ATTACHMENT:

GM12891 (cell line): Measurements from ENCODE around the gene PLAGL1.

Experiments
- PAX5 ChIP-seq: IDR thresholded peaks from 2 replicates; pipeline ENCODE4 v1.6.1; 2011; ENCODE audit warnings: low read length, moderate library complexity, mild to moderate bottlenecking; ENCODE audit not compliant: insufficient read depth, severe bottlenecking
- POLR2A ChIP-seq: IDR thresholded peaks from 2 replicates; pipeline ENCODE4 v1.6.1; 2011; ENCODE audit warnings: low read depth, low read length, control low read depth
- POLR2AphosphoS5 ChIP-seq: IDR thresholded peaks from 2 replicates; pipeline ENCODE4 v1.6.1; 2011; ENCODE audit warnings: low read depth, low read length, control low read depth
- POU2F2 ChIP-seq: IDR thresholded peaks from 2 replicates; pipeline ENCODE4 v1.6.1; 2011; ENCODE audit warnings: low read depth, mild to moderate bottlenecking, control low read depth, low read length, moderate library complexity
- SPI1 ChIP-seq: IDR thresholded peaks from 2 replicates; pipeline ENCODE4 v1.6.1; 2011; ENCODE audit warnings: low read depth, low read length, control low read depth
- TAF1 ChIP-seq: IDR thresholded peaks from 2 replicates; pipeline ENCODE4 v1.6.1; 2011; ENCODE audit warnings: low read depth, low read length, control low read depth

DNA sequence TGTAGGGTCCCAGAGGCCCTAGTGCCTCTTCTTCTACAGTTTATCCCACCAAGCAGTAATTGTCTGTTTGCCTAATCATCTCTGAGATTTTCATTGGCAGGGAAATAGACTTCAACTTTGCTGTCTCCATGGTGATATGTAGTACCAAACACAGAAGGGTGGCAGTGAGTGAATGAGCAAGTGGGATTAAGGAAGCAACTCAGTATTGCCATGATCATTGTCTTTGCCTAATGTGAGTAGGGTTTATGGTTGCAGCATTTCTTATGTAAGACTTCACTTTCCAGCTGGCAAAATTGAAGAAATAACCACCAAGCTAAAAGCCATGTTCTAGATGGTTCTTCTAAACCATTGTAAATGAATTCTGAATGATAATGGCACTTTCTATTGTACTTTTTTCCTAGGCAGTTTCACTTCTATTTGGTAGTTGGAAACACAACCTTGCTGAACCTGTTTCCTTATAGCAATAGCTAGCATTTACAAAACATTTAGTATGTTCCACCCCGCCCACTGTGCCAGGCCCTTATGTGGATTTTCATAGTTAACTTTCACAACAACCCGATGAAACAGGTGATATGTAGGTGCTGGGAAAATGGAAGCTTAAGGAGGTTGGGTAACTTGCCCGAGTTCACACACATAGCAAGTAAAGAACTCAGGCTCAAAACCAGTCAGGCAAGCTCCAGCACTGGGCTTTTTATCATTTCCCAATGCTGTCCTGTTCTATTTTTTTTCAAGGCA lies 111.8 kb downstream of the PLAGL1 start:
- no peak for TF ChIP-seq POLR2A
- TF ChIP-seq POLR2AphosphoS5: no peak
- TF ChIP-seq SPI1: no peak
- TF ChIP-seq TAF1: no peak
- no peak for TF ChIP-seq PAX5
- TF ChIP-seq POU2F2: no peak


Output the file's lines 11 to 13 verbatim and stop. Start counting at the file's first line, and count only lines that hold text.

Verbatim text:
- TF ChIP-seq POLR2AphosphoS5: no peak
- TF ChIP-seq SPI1: no peak
- TF ChIP-seq TAF1: no peak